There is usually a Project Manager, who oversees every moving part of the project, but there is rarely a Technical Lead or Lead Developer; someone in more of a position of overseeing than doing. Most of the time the Programmer is responsible for approximating the timeline either with the PM or by themselves and then handing it over to the PM. So if you’re inexperienced in managing your time and others on a schedule, there will be problems. It’s up to you, the lead or sole programmer, to make sure you’re on schedule or that your team is knocking out their to-do lists. It takes strategy, high-level thinking and being able to work with lots of moving parts and people. Someone thinking solely about execution will not have the experience and insight to manage a project, people, timeline and deadlines. The one saying that can be said about this is: Nothing stays the same and that’s the only thing you can count on.
Fastest isn’t always the best route when it comes to programming.
As a Programmer, you always take into consideration that the project you are working on might need to scale, have others work on or just be updated with new components. It’s your duty to prevent “code smells” (Jeff Atwood describes a thorough list of code smells to watch out for in your applications) or minimize shortcomings in the code itself. Sometimes, this can’t be helped, but in most cases they can.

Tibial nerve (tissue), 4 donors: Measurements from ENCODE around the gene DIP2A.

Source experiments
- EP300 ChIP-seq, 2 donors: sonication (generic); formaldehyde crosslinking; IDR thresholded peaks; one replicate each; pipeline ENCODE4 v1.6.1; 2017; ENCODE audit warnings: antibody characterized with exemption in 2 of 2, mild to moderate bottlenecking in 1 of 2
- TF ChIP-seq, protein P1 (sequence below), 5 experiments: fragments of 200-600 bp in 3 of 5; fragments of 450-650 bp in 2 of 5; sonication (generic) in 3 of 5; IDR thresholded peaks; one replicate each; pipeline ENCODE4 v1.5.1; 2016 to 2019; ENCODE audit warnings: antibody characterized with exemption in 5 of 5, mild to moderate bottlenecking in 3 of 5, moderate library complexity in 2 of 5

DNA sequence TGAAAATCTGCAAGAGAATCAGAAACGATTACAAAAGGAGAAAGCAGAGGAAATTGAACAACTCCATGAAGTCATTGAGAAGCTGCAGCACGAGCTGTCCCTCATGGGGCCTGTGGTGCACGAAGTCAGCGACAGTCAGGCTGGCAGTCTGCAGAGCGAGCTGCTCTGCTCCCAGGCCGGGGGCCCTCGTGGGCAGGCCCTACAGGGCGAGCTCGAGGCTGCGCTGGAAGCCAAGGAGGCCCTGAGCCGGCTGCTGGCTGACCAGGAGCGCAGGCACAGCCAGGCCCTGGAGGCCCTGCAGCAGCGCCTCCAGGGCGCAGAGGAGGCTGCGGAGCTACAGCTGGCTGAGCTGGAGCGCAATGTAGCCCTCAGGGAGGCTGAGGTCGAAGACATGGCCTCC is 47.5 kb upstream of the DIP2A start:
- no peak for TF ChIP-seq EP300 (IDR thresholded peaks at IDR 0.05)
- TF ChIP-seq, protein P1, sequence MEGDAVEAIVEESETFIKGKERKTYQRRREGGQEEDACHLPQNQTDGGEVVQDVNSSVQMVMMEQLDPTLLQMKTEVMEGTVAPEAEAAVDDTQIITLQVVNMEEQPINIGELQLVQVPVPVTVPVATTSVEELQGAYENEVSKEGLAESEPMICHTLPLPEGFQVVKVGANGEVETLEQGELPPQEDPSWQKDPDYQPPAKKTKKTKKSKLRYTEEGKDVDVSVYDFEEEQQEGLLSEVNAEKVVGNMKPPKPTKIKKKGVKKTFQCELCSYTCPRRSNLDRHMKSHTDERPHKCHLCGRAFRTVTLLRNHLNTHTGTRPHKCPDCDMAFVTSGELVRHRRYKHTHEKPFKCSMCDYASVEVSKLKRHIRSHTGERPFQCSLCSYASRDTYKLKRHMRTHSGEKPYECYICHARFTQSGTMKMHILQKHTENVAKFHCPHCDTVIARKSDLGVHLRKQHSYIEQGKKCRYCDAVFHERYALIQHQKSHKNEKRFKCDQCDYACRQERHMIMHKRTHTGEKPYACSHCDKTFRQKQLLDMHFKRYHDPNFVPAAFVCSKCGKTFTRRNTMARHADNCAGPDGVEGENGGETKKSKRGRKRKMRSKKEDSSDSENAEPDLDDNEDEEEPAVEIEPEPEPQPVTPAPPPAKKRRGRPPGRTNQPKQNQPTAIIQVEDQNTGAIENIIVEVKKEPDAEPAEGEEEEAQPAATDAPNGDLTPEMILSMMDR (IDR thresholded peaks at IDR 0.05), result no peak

Fastest isn’t always the best route when it comes to programming. Sometimes you need to take extra time to setup semantics or create a set way of executing similar functionality that in the end, will save time. People tend to do this by setting up or developing a framework over time. Or using Object-Oriented principles such as inheritance, polymorphism and encapsulation. Also taking advantage of Design Patterns like Singletons, Decorators and Observer patterns. Whatever method you use as a programmer, it should always be consciously chosen for the individual solution. There are no boxed formulas, patterns, ideologies, etc. that will be the be all, end all of programming.
So to sum up, it takes someone with the ability to examine abstract issues and problems from a high-level, break them down to their components and manage them in a way that will be most effective, all while remaining in the timeline. That is the major and clear difference of Programmers and Coders.